Projects, Performers, Performance

Mind the Gap

photo Denis Darzacq

Jack Riley and Liam Bairstow from Mind the Gap ©Denis Darzacq

Travel broadens the mind, so the cliché goes, so here I am sitting in a sunny top floor flat in Budapest thinking about the work that I am currently doing in Bradford for Mind the Gap.

I’ve gone a long way in my attempt to understand the nature of things. I am often confused and exasperated at my inability to explain what I am doing and why I am doing it. Sometimes a little clarity emerges and I can explain things a bit better. That normally happens when I am thousands of miles from the place that I am doing it. So coming to Budapest was important in doing my work in Bradford better.

©Denis Darzacq

Susan Middleton Mind the Gap Ambassador ©Denis Darzacq

I first worked with Mind the Gap in 2003, when I was at Northern Stage, and asked Tim Wheeler, then Artistic Director and one of the founders of the company, to collaborate with us on a touring production.  We decided to create a new version of ‘Don Quixote’ adapted by Mike Kenny, and it toured to 18 venues across UK, with a company of learning-disabled and non learning-disabled performers, from two ensemble theatre companies, to great critical acclaim. Tim and I became good friends and I have been loosely involved with the company, over the years, since that time.  Last year Tim resigned as Artistic Director of Mind the Gap and I was asked to join the company as a consultant and ‘critical friend’ to help them through a process of change.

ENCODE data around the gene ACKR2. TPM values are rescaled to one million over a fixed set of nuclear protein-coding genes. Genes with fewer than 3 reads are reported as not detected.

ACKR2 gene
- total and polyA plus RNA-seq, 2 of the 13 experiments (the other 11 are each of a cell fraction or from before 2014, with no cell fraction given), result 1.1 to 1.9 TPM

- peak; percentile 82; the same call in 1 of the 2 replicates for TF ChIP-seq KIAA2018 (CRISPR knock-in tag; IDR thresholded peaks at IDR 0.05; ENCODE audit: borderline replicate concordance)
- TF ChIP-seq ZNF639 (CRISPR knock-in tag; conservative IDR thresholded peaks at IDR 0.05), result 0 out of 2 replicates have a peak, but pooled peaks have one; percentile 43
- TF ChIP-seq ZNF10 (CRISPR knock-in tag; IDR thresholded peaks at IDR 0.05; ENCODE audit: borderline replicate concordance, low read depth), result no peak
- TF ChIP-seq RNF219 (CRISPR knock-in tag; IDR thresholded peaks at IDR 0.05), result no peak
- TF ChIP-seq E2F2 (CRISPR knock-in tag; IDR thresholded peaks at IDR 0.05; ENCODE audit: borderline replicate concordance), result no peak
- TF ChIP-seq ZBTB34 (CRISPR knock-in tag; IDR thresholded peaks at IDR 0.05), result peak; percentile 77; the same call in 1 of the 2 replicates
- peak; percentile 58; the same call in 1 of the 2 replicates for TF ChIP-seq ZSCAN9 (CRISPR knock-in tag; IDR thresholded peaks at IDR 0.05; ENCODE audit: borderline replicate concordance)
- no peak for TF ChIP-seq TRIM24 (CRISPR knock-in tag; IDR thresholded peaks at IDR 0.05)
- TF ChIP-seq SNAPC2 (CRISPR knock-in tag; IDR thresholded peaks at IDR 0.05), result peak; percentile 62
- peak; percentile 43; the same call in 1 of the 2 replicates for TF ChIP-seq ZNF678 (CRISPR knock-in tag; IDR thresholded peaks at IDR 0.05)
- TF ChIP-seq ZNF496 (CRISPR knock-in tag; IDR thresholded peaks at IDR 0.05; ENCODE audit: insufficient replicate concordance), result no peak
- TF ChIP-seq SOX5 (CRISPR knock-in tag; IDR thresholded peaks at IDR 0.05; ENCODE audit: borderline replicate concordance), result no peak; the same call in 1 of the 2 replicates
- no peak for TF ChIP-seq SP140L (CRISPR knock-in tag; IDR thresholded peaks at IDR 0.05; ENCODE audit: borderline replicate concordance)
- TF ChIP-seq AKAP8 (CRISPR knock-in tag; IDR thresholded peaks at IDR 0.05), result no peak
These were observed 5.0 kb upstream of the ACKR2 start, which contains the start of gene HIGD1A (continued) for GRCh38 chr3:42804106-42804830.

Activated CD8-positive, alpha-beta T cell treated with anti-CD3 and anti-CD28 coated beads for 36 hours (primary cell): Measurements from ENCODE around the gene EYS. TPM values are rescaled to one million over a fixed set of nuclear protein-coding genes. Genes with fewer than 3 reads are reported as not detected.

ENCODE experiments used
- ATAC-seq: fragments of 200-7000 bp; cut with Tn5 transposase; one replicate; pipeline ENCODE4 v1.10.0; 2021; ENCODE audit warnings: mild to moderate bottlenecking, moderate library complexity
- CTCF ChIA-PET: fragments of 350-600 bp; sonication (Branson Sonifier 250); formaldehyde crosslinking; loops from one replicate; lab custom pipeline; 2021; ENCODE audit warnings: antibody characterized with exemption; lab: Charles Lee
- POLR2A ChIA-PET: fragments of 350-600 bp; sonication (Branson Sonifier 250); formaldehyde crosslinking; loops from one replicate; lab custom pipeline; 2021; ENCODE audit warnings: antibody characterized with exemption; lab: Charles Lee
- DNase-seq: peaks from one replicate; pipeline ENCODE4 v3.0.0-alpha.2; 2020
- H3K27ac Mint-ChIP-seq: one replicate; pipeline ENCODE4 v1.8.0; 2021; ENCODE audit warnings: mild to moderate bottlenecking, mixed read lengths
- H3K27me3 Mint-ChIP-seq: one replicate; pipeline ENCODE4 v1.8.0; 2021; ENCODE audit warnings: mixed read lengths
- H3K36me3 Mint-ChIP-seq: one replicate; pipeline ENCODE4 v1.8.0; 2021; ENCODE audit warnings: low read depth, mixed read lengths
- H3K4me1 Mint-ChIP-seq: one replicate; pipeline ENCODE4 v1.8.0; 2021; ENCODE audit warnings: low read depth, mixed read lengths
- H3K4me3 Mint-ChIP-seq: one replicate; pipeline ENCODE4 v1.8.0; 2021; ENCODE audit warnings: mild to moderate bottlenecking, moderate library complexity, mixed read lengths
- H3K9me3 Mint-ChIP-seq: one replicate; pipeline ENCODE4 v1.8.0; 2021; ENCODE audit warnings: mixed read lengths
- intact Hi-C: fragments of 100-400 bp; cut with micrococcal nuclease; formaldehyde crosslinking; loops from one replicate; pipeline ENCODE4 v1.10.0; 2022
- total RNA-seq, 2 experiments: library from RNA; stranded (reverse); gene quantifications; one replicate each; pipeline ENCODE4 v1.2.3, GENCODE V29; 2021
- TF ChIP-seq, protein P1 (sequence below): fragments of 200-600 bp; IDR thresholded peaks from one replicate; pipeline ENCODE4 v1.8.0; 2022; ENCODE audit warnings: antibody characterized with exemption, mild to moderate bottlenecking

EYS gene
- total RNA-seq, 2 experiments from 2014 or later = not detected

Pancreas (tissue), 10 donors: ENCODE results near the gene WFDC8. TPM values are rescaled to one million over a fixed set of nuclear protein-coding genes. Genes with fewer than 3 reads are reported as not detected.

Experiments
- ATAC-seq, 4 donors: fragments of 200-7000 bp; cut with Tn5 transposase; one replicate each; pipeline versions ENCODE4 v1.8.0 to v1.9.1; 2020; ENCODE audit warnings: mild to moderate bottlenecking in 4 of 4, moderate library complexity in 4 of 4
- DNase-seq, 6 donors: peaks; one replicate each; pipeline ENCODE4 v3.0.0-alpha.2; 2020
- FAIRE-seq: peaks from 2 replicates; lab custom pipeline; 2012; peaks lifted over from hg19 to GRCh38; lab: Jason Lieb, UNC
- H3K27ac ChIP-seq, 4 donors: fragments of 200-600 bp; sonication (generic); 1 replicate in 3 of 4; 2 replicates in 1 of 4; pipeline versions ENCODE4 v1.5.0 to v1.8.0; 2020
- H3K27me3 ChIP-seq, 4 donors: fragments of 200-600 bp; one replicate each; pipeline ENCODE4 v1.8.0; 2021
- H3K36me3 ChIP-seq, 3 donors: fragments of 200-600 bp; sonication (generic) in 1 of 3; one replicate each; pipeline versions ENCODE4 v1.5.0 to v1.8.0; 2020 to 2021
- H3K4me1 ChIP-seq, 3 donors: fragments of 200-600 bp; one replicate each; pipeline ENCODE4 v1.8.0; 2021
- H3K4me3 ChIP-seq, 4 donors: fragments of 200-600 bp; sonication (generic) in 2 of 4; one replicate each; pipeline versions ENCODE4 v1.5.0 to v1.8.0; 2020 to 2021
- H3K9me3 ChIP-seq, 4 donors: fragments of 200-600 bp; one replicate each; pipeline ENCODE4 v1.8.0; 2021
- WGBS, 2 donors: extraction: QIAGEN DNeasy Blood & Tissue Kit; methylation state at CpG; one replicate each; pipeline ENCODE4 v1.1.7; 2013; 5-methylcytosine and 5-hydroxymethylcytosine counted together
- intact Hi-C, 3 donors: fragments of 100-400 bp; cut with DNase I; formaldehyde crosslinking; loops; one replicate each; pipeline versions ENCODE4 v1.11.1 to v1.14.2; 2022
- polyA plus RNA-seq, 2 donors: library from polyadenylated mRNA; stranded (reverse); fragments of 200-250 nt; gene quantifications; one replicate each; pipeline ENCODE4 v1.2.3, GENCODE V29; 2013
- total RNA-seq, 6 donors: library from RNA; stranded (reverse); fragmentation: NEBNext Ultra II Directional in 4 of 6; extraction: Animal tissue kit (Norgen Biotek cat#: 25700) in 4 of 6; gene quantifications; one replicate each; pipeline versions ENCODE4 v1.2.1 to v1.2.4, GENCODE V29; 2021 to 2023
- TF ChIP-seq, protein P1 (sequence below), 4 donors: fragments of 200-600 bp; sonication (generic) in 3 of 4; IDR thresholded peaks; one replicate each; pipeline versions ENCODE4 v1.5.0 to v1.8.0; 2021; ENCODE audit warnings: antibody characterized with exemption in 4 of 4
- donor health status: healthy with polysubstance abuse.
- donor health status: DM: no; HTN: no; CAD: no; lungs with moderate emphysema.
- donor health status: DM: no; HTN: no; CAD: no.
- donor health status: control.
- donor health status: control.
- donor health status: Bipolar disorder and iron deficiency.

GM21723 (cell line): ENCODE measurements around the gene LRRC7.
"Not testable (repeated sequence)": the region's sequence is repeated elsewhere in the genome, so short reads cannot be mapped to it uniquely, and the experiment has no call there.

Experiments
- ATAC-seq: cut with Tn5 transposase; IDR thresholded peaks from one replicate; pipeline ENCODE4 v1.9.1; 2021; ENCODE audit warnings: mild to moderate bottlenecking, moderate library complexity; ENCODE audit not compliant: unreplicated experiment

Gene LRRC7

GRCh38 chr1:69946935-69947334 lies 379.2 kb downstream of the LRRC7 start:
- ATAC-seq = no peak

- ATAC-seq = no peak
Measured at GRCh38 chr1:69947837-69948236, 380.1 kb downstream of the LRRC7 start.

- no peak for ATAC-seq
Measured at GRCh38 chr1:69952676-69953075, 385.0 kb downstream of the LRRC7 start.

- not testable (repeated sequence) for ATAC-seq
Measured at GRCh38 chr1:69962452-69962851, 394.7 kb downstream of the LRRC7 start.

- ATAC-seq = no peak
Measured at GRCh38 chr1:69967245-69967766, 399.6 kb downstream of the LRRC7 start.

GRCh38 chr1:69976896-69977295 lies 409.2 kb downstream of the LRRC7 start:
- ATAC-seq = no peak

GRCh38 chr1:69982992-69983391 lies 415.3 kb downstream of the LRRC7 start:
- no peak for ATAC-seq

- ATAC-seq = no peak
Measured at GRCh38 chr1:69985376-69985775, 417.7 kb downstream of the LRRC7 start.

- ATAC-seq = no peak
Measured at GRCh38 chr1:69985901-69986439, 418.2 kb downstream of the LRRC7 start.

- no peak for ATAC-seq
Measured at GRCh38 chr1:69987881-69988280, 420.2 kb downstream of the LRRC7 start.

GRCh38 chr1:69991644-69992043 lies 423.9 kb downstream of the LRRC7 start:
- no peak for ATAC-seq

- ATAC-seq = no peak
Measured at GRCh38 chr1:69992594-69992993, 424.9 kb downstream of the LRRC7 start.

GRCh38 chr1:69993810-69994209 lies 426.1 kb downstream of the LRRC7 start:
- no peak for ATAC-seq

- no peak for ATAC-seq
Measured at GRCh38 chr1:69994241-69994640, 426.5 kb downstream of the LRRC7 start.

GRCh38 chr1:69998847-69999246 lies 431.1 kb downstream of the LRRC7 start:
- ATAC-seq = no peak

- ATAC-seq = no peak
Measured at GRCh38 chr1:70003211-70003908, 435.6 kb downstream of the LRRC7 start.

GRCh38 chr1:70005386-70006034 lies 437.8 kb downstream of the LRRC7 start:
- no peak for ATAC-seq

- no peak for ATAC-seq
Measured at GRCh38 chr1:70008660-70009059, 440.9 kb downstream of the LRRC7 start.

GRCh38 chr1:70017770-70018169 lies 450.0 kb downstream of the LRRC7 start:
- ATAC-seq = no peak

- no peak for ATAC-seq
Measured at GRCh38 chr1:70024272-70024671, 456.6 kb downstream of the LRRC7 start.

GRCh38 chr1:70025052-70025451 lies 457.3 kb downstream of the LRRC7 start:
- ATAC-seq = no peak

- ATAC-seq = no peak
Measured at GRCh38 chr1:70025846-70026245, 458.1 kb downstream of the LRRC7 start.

©Denis Darzacq

Euan Evans Thirlwell Mind the Gap Academy Student ©Denis Darzacq

It has been a fantastic opportunity for me and I have learnt much more than I could ever have imagined through the process. I have of course my own methods and idiosyncratic ways, but the time spent with Mind the Gap has made me question some of those long held beliefs. What is emerging for me now is a new way of thinking about theatre and how to make it.